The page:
Data were used from one eye from each patient. The eye with the better visual acuity was used. If both eyes had the same visual acuity, the right eye was used. We performed heritability analyses using maximum likelihood variance components methods as implemented in the program SOLAR 26]. This approach can estimate heritability from families of arbitrary size and takes into account all relationships simultaneously by modeling the covariance among family members in terms of genetic proximity or kinship. Specifically, for a particular phenotype y, the value of y for individual i is modeled as , where μ is the mean of y, Xij is the j-th covariate with associated regression coefficient βj, gi is an additive genetic effect normally distributed with mean 0 and variance , and ei is a random residual effect normally distributed with mean 0 and variance . Any non-additive genetic (such as dominance) and unmeasured non-genetic effects (as well as random errors) are incorporated into ei. The narrow-sense heritability of the phenotype is estimated by the ratio of the variance attributable to additive genetic effects, , to the total phenotypic variance. We used likelihood-ratio tests to assess the significance of a parameter of interest by comparing the log-likelihood of the model in which the parameter is estimated to that of the model in which the parameter is fixed at zero 27]. We adjusted heritability estimates for age and sex. We also calculated heritability estimates from twice the regression coefficient of the offspring’s trait value on the parent’s trait value using the ROMPrev program 28] and from twice the sibling correlation coefficient 23]. Before performing the quantitative genetic analyses described above, we assessed the distributions of all traits and transformed them to approximate univariate normality when necessary. Only the pulsatility of choroidal blood flow was log-transformed. We assessed the impact of outliers on the estimates of heritability by examining the change in the estimates when extreme values were excluded. A p-value <0.05 was considered statistically significant. All analyses (except where noted above) were conducted using version 9.2 of the Statistical Analysis System programming language (SAS Institute, Cary, North Carolina, USA).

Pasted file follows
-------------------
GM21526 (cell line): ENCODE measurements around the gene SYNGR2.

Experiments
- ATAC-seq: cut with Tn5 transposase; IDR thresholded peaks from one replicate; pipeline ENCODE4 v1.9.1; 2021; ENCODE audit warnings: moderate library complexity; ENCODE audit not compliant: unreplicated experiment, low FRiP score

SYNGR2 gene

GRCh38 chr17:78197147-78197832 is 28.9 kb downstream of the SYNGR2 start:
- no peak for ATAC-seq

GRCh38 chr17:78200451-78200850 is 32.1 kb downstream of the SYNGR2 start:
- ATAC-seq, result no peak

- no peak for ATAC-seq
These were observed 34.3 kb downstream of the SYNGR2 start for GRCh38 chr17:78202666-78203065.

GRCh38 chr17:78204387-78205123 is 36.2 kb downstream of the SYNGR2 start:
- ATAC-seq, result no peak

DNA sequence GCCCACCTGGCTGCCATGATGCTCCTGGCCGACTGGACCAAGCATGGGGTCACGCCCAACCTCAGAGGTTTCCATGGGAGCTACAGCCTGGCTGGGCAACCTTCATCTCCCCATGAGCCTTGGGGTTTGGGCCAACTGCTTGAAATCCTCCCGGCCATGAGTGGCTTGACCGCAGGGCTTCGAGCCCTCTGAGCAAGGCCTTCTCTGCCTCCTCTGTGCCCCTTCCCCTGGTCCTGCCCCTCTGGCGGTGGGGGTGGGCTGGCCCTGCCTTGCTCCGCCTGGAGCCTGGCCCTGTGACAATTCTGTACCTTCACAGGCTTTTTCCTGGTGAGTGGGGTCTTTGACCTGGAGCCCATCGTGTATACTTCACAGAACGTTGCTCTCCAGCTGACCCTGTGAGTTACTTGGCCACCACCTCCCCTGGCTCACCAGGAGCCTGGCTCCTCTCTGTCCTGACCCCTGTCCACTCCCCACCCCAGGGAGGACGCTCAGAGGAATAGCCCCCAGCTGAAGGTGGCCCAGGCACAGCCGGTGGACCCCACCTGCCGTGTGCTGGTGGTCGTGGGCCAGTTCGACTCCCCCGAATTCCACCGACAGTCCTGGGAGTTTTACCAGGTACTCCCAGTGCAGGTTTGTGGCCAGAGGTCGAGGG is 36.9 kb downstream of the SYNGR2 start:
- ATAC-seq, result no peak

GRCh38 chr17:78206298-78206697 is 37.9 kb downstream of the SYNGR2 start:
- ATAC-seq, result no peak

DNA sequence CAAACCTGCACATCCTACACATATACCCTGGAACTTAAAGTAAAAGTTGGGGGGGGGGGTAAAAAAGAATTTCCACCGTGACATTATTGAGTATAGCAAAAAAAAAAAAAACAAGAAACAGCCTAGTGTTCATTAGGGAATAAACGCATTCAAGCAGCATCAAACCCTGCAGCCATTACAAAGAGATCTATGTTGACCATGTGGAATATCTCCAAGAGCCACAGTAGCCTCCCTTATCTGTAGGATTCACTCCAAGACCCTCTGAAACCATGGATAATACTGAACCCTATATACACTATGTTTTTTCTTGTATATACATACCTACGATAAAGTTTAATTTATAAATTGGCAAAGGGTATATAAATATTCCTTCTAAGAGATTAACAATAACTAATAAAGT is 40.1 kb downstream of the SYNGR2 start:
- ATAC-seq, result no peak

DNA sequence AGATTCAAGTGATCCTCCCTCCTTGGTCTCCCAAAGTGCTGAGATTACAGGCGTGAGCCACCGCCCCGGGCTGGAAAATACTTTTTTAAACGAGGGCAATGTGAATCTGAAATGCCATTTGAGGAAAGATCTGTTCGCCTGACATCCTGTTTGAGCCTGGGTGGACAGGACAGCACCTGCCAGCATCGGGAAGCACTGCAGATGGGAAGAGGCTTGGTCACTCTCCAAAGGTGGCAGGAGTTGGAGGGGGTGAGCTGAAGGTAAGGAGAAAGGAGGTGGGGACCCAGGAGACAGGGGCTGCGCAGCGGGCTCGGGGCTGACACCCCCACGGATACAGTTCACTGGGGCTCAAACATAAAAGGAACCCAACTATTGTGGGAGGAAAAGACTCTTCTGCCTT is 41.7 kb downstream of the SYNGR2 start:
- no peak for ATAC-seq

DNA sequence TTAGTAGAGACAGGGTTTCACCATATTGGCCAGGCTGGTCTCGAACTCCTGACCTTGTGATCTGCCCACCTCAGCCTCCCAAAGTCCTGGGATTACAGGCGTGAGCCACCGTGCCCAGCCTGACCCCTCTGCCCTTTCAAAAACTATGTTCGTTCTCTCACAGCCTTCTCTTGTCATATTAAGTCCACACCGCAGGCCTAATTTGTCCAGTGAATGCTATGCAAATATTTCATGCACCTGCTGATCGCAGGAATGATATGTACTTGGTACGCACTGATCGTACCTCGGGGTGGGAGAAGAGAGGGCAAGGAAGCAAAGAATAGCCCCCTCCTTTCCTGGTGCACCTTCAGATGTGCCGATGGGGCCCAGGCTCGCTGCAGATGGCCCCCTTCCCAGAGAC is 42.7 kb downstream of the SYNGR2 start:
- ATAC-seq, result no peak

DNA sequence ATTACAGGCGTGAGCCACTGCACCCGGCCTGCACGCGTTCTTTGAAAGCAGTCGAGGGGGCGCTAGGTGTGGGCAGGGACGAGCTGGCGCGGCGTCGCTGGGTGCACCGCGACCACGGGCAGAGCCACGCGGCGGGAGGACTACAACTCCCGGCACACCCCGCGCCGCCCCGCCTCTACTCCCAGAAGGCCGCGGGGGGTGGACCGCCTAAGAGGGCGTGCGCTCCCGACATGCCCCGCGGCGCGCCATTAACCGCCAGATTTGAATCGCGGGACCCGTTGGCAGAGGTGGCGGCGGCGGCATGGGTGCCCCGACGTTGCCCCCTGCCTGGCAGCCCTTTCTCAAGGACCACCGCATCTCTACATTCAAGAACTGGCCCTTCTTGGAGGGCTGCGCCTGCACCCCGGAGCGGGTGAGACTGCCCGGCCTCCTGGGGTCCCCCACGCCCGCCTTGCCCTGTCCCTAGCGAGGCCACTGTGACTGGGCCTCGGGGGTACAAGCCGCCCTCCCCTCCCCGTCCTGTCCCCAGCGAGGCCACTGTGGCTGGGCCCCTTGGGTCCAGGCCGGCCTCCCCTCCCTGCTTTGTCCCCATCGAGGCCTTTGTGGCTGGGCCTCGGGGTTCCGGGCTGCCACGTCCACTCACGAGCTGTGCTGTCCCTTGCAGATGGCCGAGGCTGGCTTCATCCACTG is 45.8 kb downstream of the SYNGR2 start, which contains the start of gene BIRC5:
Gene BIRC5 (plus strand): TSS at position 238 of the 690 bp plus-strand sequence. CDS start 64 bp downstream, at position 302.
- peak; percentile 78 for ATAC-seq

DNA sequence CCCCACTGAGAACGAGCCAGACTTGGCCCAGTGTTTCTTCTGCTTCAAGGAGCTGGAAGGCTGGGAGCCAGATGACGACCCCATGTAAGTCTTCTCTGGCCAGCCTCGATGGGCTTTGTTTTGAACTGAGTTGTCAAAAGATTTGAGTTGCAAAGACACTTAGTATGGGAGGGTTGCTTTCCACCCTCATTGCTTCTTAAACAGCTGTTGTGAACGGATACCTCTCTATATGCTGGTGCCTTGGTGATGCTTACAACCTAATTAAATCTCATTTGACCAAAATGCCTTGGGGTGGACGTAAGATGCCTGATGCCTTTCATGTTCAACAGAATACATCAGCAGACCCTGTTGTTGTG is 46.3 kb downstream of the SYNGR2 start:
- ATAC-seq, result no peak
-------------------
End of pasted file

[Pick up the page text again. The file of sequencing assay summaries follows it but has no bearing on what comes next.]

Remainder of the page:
Out of the 47 families, there were 29 parent-offspring pairs and 21 sibling pairs. Forty-five families included only one pair (parent-offspring or sibling), one family included one parent and 2 children, and one family included a parent-offspring pair and the sibling of the parent. The mean age of the sample was 53 years old (SD = 15) and the sample was 60% female. Among parent-offspring pairs, the mean ages of the parents and offspring were 65 years old (SD = 11) and 39 years old (SD = 9), respectively. Parents were 76% female while offspring were 45% female. Among sibling pairs, the mean ages of the oldest and youngest sibling in the pair were 55 years old (SD = 13) and 51 years old (SD = 12), respectively. Older siblings were 67% female while younger siblings were 52% female. The mean values for the 7 glaucoma-related endophenotypes can be found in Table 1.
In variance components models, we found high heritability estimates for central corneal thickness, corneal hysteresis, and the 3 measures of intraocular pressure (Table 2). The heritability for central corneal thickness was 0.68 (SE = 0.26). For corneal hysteresis, the likelihood was maximized at the upper boundary constraint of 1.0 for the heritability estimate, indicating high heritability but not allowing precise estimation for this trait. Heritability estimates derived separately from parent-offspring regression and sibling correlations also reached the upper boundary of 1.0. Heritability estimates for the three measures of intraocular pressure were 0.94 (SE = 0.22) for IOPg, 0.79 (SE = 0.24) for IOPcc, and 0.53 (SE = 0.26) for IOPp.